Palmer notation

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Palmer notation (named after Ohio dentist Corydon Palmer[1]) is a system used by dentists to associate information to a specific tooth. Also known as the Military System. Although supposedly superseded by the FDI World Dental Federation notation, it overwhelmingly continues to be the preferred method used by orthodontists, dental students and practitioners in the United Kingdom.[2]

It was originally termed the Zsigmondy system after the Hungarian dentist Adolf Zsigmondy who developed the idea in 1861, using a Zsigmondy cross to record quadrants of tooth positions..[3] Adult teeth were numbered 1 to 8, and the child primary dentition (also called deciduous, milk or baby teeth) were depicted with a quadrant grid using Roman numerals I, II, III, IV, V to number the teeth from the midline. Palmer changed this to A, B, C, D, E. This makes it less confusing and less prone to errors in interpretation.

The Palmer notation consists of a symbol (┘└ ┐┌) designating in which quadrant the tooth is found and a number indicating the position from the midline. Adult teeth are numbered 1 to 8, with deciduous (baby) teeth indicated by a letter A to E. Hence the left and right maxillary central incisor would have the same number, "1", but the right one would have the symbol, "┘", underneath it, while the left one would have, "└".

Table of codes[edit]

Orientation of the chart is traditionally "dentist's view", i.e. patient's right corresponds to notation chart left. The designations "left" and "right" on the chart, however, nonetheless correspond to the patient's left and right, respectively.

Palmer notation
Permanent Dentition
upper right upper left
8 7 6 5 4 3 2 1 1 2 3 4 5 6 7 8
8 7 6 5 4 3 2 1 1 2 3 4 5 6 7 8
lower right lower left
Primary Dentition
upper right upper left
E D C B A A B C D E
E D C B A A B C D E
lower right lower left

With the move from written dental notes to electronic records, some difficulty in reproducing the symbols has been encountered.[4] On a standard keyboard 'slash' and 'backslash' may be used as a crude approximation to the symbols with numbers placed before or afterwards; hence 3/ is 3 and /5 is 5

Daniel Johnson has put together a Palmer Tooth Notation TrueType font called FreePalmer. It can be downloaded: "FreePalmer TrueType Font".  It is covered by the GPL 3 license. This font is descended from FreeSans, part of the "Freefont project".  A screenshot showing it working in OpenOffice can be seen here: "FreePalmer in OpenOffice".  A derivative which enables the grid patterns to be produced that correspond to handwritten Palmer tooth notations is available for download as well "FreePalmerMP7 TrueType Font".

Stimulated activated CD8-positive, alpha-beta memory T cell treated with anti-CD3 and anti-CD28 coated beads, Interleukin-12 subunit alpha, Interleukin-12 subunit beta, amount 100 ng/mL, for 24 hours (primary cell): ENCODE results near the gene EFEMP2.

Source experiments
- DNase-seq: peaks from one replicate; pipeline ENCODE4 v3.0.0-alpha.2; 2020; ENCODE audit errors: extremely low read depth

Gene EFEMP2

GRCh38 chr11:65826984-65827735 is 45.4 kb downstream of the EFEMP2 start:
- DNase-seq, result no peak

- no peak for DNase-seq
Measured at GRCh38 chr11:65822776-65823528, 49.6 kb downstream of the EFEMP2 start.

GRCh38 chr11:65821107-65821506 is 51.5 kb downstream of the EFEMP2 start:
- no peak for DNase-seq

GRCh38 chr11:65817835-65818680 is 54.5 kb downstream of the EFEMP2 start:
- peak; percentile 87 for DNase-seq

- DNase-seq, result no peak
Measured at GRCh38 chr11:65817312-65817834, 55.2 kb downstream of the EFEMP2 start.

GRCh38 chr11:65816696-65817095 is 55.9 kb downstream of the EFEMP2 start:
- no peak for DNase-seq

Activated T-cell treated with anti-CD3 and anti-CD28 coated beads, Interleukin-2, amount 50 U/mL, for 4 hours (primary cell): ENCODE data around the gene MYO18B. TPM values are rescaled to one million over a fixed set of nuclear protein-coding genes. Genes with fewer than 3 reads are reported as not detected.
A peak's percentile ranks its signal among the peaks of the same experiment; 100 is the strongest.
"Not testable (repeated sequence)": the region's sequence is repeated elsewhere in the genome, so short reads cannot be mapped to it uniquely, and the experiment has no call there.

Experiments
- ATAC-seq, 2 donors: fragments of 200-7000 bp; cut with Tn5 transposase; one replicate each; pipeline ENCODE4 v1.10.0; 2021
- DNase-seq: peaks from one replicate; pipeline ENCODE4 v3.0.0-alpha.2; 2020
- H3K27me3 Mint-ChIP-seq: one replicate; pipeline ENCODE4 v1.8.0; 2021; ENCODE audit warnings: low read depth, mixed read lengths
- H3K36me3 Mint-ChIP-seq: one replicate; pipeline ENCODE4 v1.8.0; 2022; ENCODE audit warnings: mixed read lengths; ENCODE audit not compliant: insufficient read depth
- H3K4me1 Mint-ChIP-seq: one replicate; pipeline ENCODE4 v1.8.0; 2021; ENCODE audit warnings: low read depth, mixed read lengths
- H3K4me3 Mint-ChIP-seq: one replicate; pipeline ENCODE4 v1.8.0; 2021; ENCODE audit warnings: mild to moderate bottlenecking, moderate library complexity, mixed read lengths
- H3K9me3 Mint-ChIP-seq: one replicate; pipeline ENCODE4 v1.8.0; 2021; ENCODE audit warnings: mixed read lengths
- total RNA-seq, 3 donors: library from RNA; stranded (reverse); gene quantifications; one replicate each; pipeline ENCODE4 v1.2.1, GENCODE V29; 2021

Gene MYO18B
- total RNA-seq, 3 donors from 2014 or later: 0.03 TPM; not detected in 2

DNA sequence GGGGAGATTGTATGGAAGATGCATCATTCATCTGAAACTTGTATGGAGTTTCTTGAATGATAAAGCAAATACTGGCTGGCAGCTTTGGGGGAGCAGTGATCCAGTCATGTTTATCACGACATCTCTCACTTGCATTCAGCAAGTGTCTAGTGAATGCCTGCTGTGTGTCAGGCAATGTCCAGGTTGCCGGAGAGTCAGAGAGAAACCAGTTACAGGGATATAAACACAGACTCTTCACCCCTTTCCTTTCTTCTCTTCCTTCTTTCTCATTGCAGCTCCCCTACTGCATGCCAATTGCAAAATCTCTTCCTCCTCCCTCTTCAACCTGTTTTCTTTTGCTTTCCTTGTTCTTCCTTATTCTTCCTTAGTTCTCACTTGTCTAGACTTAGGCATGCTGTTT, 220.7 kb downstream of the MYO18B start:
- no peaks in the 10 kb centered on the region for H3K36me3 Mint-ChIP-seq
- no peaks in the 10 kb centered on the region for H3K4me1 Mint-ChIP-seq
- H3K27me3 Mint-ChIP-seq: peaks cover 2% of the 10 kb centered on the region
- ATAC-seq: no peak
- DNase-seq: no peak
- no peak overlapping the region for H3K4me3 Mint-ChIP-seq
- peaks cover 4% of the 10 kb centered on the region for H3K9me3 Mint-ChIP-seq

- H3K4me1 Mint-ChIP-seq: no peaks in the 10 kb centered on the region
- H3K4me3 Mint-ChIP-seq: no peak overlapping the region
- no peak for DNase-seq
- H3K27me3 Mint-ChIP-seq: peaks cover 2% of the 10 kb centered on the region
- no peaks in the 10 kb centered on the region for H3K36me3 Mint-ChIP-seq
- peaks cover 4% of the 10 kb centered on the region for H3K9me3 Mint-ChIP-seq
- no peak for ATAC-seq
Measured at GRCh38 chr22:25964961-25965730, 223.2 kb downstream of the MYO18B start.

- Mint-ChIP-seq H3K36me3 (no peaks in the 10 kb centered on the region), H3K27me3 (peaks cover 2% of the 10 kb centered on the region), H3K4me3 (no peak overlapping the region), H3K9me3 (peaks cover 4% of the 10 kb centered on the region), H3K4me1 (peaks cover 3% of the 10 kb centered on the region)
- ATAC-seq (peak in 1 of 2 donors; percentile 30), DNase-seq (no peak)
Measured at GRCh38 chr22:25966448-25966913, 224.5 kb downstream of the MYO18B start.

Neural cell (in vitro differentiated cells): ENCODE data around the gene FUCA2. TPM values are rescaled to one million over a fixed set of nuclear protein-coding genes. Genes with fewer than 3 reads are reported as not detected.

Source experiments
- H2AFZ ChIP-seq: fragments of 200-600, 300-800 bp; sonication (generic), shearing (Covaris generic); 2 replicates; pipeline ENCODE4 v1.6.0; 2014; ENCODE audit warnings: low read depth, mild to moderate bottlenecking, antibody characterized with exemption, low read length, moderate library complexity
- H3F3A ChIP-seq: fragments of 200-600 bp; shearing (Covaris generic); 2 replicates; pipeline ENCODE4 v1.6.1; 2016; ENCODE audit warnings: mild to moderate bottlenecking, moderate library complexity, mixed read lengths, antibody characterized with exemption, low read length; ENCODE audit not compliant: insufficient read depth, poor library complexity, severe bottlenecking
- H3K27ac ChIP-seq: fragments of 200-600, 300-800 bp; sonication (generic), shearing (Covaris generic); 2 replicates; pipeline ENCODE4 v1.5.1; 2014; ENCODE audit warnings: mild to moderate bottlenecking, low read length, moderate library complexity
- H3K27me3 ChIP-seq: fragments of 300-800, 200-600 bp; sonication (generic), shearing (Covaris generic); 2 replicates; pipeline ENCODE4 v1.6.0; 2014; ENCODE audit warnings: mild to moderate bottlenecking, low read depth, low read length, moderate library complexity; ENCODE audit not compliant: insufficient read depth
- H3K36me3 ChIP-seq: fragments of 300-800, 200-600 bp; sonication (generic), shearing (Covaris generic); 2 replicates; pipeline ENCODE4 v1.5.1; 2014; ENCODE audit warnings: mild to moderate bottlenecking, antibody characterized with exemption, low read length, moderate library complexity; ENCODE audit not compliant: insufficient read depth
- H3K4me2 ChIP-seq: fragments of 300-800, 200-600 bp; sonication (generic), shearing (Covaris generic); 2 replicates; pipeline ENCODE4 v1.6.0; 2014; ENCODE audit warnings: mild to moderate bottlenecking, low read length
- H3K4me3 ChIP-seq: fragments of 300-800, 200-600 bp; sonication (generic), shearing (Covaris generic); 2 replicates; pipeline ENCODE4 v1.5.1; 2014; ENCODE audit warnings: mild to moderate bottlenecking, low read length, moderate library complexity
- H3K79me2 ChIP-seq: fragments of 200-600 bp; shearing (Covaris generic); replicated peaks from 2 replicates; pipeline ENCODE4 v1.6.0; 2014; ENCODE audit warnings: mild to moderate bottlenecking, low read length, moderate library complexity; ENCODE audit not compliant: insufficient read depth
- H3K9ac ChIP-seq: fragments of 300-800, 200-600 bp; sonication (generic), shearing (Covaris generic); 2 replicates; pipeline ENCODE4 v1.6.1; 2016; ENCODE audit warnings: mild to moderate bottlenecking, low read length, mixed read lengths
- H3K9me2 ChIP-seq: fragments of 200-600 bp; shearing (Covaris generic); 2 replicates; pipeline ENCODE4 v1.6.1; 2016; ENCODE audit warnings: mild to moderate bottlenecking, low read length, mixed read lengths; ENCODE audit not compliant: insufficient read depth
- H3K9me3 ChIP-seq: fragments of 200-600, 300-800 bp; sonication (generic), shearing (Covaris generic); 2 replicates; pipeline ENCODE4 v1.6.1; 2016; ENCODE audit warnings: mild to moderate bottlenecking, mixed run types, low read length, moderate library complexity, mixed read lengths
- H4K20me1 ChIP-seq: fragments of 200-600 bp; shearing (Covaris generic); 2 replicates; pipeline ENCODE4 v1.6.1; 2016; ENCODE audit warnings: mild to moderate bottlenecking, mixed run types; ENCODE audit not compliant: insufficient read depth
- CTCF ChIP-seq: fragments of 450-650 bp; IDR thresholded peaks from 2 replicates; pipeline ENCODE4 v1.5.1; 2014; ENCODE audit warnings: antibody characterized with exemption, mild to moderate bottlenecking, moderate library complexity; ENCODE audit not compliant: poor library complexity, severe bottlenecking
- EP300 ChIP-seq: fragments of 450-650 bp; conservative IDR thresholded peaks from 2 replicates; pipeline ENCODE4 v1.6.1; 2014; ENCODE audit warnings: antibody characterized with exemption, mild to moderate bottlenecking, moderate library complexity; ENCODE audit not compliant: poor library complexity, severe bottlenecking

One advantage of Palmer notation is that it can produce a very graphical image, akin to a 'map' of the dentition; tooth transpositions or edentulous spaces can easily be depicted if desired. It would also be feasible to introduce additional alphabetic characters or other symbols, for example to denote supernumerary teeth or bridge pontics, to which a purely numerical method such as the FDI system does not lend itself easily.[4]

It is requested that someone upload the following images to Wikimedia Commons, but without changing the file names:

Palmer notation for an upper right first premolar tooth
Palmer notation for a deciduous lower right central incisor tooth
Palmer notation for a normal adult full set of teeth
Palmer notation for a normal child full set of teeth

See also[edit]

References[edit]

Footnotes[edit]

  1. ^ Edward F. Harris (2005). "Tooth-Coding Systems in the Clinical Dental Setting". Dental Anthropology 18 (2): 44. ISSN 1096-9411. 
  2. ^ Blinkhorn A, Choi C, Paget H (1998). "An investigation into the use of the FDI tooth notation system by dental schools in the UK.". Eur J Dent Educ 2 (1): 39–41. doi:10.1111/j.1600-0579.1998.tb00034.x. PMID 9588962. 
  3. ^ Huszár G (1989). "[The role of the life and works of Adolf Zsigmondy and Ottó Zsigmondy in the history of dentistry]". Fogorv Sz 82 (12): 357–63. PMID 2689240. 
  4. ^ a b Ferguson J (2005). "The Palmer notation system and its use with personal computer applications". British Dental Journal 198 (9): 551–3. doi:10.1038/sj.bdj.4812303. PMID 15895048.